Sweet Willie was a widow's son, And he wore a milk-white weed O; And weel could Willie read and write, Far better ride on steed O.
Lady Margerie was the first ladye 5 That drank to him the wine O; And aye as the healths gaed round and round, "Laddy, your love is mine O."
Lady Margerie was the first ladye That drank to him the beer O; 10 And aye as the healths gaed round and round, Laddy, ye're welcome here O.
"You must come intill my bower, When the evening bells do ring O; And you must come intill my bower, 15 When the evening mass doth sing O."
He's taen four-and-twenty braid arrows, And laced them in a whang O; And he's awa to Lady Margerie's bower, As fast as he can gang O. 20
He set his ae foot on the wa', And the other on a stane O; And he's kill'd a' the king's life guards, He's kill'd them every man O.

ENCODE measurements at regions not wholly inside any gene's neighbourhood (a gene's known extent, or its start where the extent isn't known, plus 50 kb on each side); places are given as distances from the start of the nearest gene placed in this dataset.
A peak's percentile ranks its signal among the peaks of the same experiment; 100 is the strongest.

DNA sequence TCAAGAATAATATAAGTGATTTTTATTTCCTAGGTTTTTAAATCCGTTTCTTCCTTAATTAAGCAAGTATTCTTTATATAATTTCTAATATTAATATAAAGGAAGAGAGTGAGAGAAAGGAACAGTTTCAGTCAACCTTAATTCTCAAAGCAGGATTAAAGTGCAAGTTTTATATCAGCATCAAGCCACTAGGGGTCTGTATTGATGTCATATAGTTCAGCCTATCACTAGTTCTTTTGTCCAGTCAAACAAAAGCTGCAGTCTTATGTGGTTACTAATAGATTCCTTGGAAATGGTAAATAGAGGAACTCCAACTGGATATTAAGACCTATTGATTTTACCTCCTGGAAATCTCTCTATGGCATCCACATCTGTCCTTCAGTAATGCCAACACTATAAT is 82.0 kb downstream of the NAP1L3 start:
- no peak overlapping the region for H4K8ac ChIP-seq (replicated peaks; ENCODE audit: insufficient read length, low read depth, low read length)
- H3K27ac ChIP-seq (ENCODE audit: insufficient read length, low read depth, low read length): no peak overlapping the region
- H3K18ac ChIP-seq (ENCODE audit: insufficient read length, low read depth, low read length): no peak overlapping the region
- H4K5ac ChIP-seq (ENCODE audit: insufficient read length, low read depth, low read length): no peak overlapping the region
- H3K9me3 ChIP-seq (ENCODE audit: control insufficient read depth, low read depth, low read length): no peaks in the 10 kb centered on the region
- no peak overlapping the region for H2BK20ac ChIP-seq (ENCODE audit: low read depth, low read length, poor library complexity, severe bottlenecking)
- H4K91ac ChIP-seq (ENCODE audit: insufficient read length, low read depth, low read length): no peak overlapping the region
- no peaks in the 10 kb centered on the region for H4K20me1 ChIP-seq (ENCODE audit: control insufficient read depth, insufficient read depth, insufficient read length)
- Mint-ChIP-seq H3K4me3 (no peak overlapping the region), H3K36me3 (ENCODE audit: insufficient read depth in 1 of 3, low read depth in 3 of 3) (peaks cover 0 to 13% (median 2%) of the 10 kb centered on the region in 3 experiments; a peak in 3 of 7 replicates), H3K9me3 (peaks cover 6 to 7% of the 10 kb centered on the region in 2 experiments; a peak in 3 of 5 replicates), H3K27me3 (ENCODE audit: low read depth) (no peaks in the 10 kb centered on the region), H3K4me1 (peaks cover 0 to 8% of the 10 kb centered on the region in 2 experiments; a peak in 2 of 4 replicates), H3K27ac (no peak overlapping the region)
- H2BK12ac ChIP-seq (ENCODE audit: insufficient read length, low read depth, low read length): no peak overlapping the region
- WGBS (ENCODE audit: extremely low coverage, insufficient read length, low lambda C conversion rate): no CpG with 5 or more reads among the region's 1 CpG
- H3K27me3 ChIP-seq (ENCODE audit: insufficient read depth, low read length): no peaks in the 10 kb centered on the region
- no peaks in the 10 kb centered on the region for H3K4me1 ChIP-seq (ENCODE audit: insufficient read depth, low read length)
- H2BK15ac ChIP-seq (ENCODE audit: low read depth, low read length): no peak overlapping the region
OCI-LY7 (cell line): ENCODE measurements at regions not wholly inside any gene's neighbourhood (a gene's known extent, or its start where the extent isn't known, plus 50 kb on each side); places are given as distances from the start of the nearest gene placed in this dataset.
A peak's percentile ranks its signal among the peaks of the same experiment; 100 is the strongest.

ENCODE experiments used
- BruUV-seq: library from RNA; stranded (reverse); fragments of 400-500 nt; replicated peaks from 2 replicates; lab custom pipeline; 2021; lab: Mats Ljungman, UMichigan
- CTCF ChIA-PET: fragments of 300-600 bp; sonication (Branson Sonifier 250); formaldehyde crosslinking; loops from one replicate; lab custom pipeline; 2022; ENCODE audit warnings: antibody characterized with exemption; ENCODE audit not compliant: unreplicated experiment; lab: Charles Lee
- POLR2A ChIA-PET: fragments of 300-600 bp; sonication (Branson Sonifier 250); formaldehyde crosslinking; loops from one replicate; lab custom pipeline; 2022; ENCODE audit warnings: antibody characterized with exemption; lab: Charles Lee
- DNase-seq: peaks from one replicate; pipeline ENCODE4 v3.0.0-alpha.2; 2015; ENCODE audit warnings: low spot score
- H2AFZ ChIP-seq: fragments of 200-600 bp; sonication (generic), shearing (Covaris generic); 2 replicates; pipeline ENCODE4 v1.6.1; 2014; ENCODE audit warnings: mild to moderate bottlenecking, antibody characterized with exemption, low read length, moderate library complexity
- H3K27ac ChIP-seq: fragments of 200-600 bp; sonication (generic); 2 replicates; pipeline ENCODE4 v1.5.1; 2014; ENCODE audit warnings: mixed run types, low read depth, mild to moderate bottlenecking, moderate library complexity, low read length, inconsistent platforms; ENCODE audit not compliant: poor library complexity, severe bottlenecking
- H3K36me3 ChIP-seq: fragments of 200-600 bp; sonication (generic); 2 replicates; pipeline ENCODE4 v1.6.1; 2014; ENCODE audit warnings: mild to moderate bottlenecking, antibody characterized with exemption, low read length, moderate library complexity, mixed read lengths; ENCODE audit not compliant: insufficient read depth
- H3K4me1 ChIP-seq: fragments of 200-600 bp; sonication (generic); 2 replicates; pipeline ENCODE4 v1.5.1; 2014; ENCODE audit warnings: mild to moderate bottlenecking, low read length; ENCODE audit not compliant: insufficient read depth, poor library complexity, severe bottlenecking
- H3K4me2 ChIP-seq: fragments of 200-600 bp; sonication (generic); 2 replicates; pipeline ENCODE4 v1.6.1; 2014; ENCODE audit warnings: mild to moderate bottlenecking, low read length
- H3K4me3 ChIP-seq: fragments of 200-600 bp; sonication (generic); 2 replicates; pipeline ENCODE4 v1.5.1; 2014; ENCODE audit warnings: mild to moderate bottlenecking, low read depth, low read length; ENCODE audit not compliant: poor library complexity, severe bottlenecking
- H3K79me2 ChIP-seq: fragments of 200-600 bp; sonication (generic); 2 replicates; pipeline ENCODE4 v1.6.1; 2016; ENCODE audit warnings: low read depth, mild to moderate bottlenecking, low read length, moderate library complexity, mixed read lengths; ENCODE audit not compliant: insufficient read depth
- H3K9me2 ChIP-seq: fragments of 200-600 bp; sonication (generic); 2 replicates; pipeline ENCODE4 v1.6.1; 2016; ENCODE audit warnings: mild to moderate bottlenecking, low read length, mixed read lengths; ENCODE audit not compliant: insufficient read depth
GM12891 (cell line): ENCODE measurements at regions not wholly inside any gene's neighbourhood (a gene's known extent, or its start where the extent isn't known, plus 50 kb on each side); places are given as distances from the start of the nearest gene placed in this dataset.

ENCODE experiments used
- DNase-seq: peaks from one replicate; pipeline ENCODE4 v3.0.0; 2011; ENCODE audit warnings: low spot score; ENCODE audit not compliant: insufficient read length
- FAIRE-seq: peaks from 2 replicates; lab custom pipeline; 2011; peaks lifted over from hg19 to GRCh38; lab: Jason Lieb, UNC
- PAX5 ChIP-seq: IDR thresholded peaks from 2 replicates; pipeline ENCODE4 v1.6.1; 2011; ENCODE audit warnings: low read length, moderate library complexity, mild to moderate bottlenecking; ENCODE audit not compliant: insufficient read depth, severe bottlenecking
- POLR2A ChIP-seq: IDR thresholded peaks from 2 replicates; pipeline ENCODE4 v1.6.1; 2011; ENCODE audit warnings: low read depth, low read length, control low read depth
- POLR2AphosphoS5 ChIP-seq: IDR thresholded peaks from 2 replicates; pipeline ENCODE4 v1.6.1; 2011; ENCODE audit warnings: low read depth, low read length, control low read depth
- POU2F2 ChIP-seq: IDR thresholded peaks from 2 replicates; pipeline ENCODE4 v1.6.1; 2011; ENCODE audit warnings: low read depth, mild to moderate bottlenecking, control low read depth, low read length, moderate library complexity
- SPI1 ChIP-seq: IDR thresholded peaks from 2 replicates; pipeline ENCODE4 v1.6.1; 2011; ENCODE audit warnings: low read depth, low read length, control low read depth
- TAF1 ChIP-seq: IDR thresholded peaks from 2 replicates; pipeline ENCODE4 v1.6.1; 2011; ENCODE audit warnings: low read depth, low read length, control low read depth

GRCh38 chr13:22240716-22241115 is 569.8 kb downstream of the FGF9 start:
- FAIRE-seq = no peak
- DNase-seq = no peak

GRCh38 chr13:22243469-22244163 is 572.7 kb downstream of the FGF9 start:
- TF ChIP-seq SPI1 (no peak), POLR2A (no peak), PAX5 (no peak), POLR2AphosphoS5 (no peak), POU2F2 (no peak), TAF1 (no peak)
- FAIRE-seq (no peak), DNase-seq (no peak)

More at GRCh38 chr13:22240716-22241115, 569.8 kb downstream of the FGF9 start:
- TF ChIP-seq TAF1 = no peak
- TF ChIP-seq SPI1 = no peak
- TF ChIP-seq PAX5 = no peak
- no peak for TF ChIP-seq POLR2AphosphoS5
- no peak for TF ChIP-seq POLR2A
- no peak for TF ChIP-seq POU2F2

"O open, open, Lady Margerie, 25 Open and let me in O; The weet weets a' my yellow hair, And the dew draps on my chin O."
With her feet as white as sleet, She strode her bower within O; 30 And with her fingers lang and sma', She's looten sweet Willie in O.
She's louted down unto his foot, To lowze sweet Willie's shoon O; The buckles were sae stiff they wadna lowze, 35 The blood had frozen in O.
"O Willie, O Willie, I fear that thou Hast bred me dule and sorrow; The deed that thou hast done this nicht Will kythe upon the morrow." 40
In then came her father dear, And a braid sword by his gare O; And he's gien Willie, the widow's son, A deep wound and a sair O.
"Lye yont, lye yont, Willie," she says, 45 "Your sweat weets a' my side O; Lye yont, lye yont, Willie," she says, "For your sweat I downa bide O."
She turned her back unto the wa', Her face unto the room O; 50 And there she saw her auld father, Fast walking up and doun O.
"Woe be to you, father," she said, "And an ill deid may you die O; For ye've killed Willie, the widow's son, 55 And he would have married me O."
She turned her back unto the room, Her face unto the wa' O; And with a deep and heavy sich, Her heart it brak in twa O. 60
WILLIE AND LADY MAISRY.
From Buchan's _Ballads of the North of Scotland_, i. 155.